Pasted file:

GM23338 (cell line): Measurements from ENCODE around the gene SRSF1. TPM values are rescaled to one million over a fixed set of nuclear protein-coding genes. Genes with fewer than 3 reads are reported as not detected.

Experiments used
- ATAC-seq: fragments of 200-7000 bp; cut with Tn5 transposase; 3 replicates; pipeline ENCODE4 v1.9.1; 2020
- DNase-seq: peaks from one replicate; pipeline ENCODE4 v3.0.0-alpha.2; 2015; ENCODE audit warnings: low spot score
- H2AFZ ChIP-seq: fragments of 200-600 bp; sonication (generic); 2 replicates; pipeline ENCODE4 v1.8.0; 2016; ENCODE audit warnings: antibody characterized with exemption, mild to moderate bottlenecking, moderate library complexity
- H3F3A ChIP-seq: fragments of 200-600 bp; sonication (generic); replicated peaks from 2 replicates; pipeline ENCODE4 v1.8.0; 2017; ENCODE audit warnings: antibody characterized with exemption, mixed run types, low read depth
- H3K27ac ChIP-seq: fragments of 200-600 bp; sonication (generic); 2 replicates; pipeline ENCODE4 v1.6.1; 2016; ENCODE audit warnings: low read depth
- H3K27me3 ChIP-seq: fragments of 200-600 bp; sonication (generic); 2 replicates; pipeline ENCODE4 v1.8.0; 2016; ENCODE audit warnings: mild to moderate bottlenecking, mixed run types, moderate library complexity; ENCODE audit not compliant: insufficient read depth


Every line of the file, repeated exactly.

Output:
GM23338 (cell line): Measurements from ENCODE around the gene SRSF1. TPM values are rescaled to one million over a fixed set of nuclear protein-coding genes. Genes with fewer than 3 reads are reported as not detected.

Experiments used
- ATAC-seq: fragments of 200-7000 bp; cut with Tn5 transposase; 3 replicates; pipeline ENCODE4 v1.9.1; 2020
- DNase-seq: peaks from one replicate; pipeline ENCODE4 v3.0.0-alpha.2; 2015; ENCODE audit warnings: low spot score
- H2AFZ ChIP-seq: fragments of 200-600 bp; sonication (generic); 2 replicates; pipeline ENCODE4 v1.8.0; 2016; ENCODE audit warnings: antibody characterized with exemption, mild to moderate bottlenecking, moderate library complexity
- H3F3A ChIP-seq: fragments of 200-600 bp; sonication (generic); replicated peaks from 2 replicates; pipeline ENCODE4 v1.8.0; 2017; ENCODE audit warnings: antibody characterized with exemption, mixed run types, low read depth
- H3K27ac ChIP-seq: fragments of 200-600 bp; sonication (generic); 2 replicates; pipeline ENCODE4 v1.6.1; 2016; ENCODE audit warnings: low read depth
- H3K27me3 ChIP-seq: fragments of 200-600 bp; sonication (generic); 2 replicates; pipeline ENCODE4 v1.8.0; 2016; ENCODE audit warnings: mild to moderate bottlenecking, mixed run types, moderate library complexity; ENCODE audit not compliant: insufficient read depth